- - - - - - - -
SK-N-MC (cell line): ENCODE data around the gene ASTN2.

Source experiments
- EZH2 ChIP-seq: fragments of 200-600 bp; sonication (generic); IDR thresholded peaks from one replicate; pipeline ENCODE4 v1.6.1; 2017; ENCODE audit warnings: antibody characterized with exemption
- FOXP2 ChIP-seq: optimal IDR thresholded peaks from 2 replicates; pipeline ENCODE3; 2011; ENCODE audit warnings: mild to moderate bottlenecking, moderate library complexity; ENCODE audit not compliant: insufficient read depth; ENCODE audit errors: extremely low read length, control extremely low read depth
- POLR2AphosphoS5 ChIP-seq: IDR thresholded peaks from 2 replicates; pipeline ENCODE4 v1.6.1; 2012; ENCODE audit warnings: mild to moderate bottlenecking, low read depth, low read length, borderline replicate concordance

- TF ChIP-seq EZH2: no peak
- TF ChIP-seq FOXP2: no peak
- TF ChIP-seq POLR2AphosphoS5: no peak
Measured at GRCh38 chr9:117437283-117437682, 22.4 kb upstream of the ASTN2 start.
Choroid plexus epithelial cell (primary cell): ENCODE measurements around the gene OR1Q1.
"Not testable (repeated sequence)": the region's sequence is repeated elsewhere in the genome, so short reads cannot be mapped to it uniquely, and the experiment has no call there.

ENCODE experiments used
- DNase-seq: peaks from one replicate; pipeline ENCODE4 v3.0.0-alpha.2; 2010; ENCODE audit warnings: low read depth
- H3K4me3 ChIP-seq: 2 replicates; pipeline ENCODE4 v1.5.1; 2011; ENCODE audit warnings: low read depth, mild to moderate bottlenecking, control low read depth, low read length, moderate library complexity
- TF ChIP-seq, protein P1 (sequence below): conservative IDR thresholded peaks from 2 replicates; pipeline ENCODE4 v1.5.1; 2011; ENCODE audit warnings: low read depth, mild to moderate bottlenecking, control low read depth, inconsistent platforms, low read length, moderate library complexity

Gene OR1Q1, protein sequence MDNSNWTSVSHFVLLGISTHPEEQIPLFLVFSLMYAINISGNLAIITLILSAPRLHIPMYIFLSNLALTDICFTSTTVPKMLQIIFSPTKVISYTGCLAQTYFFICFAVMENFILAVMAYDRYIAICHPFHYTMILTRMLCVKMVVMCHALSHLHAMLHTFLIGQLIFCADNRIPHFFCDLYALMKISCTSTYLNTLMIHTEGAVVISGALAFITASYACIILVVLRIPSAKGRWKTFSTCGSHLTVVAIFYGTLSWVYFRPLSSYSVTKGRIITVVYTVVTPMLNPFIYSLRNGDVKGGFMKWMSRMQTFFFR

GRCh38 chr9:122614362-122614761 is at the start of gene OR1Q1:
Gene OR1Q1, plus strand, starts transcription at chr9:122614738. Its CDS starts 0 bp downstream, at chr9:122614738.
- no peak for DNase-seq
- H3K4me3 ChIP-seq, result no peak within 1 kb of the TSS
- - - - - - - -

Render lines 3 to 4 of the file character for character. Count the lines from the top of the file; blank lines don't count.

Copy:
- EZH2 ChIP-seq: fragments of 200-600 bp; sonication (generic); IDR thresholded peaks from one replicate; pipeline ENCODE4 v1.6.1; 2017; ENCODE audit warnings: antibody characterized with exemption
- FOXP2 ChIP-seq: optimal IDR thresholded peaks from 2 replicates; pipeline ENCODE3; 2011; ENCODE audit warnings: mild to moderate bottlenecking, moderate library complexity; ENCODE audit not compliant: insufficient read depth; ENCODE audit errors: extremely low read length, control extremely low read depth